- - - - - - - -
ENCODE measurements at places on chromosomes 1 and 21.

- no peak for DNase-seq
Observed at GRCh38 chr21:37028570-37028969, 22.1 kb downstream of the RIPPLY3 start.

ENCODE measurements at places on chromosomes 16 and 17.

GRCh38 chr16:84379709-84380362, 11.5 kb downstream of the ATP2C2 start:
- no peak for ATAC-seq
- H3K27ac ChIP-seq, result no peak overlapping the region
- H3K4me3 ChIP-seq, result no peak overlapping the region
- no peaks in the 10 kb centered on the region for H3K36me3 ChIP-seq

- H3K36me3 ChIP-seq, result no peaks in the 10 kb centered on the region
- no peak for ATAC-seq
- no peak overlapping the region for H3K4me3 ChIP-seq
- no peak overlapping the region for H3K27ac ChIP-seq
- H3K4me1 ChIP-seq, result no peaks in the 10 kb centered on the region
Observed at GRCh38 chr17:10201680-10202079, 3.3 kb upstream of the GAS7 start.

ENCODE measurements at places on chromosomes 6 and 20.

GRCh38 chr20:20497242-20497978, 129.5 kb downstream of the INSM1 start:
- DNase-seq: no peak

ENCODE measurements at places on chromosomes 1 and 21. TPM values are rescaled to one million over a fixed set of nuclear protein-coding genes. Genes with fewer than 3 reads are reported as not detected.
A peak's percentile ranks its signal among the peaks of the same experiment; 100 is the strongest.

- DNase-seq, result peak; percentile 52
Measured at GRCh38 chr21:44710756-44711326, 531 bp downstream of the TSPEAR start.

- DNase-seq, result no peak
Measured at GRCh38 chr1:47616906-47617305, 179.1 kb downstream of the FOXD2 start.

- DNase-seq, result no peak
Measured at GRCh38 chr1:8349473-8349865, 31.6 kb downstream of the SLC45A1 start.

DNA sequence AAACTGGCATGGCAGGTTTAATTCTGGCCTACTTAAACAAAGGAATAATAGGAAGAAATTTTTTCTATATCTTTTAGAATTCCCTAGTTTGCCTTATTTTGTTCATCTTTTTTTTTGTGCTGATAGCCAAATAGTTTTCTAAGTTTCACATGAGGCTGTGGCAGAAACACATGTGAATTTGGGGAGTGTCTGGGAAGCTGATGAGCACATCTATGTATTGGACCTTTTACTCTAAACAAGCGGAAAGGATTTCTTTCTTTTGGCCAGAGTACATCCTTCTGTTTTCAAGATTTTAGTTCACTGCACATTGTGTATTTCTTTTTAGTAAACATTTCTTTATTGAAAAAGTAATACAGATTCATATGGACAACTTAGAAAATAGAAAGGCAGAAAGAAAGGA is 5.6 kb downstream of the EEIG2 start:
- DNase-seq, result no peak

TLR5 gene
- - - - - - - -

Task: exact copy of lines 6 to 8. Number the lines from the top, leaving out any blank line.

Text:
- no peak for ATAC-seq
- H3K27ac ChIP-seq, result no peak overlapping the region
- H3K4me3 ChIP-seq, result no peak overlapping the region